Don’t promote more tensions
Quotas for promotions for the disadvantaged go against merit and create dependenceindia Updated: Sep 07, 2012 21:56 IST
When political parties are in troubled waters, they will latch on to anything to swim to safety. Earlier this week, hoping to deflect attention from the coal scam, the Congress pulled a rabbit out from its hat: it moved a Bill in Parliament that clears the residual legal hurdles to give the two most disadvantaged groups in society — backward scheduled castes and scheduled tribes — priority when it comes to promotions in government jobs. But the Bill failed to pass muster in Parliament after opposition from the Samajwadi Party which demanded that such quotas also be extended to the Other Backward Classes. The legislation seeks to replace Article 16(4A), which enables the State to provide a promotion quota for SC/STs, with a new formulation that would “render irrelevant the need to prove backwardness and inadequate share in services”. It also seeks to insulate the ‘promotion quota’ from the effects of Article 335 that says that quota policies should not adversely impact the efficiency of administration.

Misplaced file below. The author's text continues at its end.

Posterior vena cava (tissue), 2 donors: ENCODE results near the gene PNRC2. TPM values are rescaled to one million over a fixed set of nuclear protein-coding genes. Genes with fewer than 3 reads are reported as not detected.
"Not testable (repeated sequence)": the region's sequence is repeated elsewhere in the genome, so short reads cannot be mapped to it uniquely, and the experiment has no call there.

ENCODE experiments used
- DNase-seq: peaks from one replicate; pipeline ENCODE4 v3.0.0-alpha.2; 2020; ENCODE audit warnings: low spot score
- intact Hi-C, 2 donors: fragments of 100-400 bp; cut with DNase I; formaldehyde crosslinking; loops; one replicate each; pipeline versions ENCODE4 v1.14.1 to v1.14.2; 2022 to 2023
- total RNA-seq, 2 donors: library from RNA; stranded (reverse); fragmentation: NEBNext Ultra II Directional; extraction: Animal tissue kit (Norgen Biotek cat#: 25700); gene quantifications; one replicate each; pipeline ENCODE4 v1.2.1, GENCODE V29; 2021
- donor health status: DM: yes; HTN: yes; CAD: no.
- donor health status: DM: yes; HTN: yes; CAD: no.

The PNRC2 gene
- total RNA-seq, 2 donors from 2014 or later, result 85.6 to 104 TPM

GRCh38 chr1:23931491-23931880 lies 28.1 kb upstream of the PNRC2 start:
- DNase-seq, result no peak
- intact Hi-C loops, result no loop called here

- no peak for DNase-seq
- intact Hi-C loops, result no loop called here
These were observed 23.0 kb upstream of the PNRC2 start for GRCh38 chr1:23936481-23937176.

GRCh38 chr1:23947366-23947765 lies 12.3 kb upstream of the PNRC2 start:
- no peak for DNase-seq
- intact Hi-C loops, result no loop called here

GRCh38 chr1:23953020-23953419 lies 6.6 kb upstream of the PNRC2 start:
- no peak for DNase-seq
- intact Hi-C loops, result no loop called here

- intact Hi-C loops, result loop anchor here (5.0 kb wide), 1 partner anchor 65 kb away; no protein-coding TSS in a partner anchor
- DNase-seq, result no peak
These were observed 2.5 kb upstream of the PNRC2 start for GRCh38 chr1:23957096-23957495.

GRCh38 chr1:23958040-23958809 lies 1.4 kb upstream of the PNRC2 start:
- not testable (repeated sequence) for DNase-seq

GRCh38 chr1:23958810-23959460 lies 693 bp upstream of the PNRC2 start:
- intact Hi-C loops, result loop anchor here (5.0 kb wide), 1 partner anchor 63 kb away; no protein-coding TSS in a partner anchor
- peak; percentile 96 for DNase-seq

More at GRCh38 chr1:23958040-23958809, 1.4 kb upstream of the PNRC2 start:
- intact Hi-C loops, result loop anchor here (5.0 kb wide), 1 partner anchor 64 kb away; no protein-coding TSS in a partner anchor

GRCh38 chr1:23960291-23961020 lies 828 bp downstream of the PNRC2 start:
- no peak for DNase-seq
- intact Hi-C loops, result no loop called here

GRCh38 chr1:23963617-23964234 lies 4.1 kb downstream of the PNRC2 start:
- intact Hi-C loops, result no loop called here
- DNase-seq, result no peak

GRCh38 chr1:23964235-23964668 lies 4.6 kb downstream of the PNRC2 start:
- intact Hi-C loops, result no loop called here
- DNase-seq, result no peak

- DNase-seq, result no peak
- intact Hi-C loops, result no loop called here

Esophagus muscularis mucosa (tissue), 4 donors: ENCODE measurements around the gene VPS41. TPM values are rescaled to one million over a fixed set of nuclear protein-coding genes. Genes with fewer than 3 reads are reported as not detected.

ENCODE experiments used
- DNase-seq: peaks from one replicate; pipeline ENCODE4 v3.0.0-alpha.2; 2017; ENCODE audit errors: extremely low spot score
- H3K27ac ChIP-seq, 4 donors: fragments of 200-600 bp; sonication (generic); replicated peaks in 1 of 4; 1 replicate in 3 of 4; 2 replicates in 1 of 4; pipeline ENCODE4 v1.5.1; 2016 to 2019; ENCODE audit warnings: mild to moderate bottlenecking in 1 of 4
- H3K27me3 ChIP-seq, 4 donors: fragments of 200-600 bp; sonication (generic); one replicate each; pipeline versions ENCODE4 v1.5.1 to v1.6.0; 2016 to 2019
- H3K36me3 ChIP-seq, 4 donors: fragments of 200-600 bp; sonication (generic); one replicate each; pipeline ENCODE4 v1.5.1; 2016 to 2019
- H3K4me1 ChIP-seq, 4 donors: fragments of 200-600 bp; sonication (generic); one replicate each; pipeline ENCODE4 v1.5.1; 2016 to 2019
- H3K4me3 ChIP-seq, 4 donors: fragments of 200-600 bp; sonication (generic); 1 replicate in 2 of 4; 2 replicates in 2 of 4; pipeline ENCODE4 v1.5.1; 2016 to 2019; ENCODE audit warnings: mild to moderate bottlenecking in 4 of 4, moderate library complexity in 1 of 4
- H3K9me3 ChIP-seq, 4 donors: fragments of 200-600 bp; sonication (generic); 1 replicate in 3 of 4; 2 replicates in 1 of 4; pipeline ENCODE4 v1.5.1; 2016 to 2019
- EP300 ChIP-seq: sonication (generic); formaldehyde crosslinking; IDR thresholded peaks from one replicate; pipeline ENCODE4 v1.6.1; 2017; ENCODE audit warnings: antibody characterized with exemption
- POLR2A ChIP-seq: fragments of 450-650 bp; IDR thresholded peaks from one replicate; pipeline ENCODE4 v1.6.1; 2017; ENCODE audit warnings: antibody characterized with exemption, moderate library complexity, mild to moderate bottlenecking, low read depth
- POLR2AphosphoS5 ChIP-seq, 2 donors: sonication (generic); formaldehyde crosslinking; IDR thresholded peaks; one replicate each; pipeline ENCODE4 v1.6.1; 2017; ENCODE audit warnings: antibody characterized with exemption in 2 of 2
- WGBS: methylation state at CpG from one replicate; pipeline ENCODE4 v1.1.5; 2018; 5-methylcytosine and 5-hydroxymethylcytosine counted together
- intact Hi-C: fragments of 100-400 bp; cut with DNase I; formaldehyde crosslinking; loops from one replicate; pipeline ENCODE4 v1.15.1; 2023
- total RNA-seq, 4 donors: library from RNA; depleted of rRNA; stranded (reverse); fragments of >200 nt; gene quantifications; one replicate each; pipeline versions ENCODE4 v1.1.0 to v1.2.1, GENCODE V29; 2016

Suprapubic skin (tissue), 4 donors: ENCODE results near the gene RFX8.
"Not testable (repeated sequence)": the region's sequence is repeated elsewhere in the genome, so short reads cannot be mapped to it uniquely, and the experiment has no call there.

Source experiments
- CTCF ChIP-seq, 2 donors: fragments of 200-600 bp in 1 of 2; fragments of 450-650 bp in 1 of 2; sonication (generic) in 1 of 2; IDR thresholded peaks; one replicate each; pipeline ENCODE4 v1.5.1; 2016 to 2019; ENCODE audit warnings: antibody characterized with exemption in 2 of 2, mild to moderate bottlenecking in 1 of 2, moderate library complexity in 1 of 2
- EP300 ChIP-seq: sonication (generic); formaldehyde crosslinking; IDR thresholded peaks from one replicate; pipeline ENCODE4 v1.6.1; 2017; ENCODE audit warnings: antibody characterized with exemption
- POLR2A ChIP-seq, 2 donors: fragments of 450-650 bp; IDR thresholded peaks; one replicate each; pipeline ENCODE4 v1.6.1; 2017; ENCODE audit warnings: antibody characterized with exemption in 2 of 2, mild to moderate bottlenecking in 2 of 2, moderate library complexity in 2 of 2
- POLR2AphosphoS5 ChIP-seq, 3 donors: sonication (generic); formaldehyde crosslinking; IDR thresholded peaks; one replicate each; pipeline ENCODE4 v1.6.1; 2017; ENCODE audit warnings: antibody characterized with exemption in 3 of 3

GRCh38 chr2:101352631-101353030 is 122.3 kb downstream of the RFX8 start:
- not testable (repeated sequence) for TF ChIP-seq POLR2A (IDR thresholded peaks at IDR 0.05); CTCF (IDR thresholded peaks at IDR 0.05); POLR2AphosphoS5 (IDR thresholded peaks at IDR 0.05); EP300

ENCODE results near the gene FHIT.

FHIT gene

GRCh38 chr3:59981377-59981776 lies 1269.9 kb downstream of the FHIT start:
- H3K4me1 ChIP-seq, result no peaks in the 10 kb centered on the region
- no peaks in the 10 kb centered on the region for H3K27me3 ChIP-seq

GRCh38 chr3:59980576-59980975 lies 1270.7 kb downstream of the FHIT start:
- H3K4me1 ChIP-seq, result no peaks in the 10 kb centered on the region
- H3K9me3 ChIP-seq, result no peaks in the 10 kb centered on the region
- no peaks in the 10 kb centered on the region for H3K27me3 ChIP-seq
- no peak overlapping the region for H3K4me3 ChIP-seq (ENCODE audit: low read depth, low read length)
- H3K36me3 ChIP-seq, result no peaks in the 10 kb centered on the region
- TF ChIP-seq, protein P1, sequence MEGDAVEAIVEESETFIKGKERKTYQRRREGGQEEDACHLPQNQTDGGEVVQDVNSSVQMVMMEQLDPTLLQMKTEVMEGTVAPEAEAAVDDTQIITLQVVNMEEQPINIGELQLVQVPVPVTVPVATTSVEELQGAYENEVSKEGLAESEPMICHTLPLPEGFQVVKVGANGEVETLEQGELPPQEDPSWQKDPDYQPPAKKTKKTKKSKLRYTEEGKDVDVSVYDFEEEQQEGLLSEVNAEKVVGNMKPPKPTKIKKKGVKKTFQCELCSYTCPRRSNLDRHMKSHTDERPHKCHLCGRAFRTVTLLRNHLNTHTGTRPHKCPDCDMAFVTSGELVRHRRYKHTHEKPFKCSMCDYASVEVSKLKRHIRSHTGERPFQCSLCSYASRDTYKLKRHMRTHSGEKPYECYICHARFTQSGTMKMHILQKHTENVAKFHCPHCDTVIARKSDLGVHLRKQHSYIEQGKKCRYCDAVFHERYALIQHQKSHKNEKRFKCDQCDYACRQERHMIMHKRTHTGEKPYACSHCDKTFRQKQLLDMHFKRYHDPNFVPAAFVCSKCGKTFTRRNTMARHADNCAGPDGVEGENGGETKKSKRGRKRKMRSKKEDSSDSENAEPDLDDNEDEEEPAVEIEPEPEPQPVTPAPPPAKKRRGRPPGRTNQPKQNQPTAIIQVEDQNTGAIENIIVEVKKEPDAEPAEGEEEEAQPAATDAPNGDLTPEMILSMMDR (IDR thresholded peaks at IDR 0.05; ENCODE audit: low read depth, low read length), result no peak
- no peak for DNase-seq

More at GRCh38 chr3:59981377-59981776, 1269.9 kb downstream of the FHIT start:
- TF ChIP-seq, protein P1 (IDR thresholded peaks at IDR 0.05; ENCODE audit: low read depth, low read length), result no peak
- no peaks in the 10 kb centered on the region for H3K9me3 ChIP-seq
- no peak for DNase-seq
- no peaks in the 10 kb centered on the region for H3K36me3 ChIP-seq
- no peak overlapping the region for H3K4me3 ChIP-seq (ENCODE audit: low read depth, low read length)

When the reservation policy was first rolled out in India, it was seen as an enabling provision that gave the State the discretionary power to help those who would otherwise be excluded from social and economic progress thanks to the caste system. But in the subsequent years, from being a discretionary instrument, it became a mechanism for political parties to advance their political agendas. What started off as a temporary provision for just scheduled castes now covers Other Backward Classes, and is even being sought to be extended to religious minorities as well.
While no one is against affirmative action by the State for the disadvantaged in society, a reservation policy is not the answer. The latest one, in fact, is certain to have long-term repercussions on our already problematic administrative system. The move, ironically by the Congress, also goes against what its own prime minister has been emphasising for years: the need for a merit-based system. In any case, as Shiv Sena MP Sanjay Raut correctly said, “A hungry stomach doesn’t have any caste”. Instead of going ahead with such ill-thought-out policies, the government should review how much effect such policies have had on the country in the last 65 years and then decide whether such policies are required at all or whether they need to be reworked to meet the demands of the time and the needs of disadvantaged people. Unless that is done, the policy will have no real effect on the lives of the people; instead it will lead to social tensions between the classes, a situation that India can ill afford at this juncture.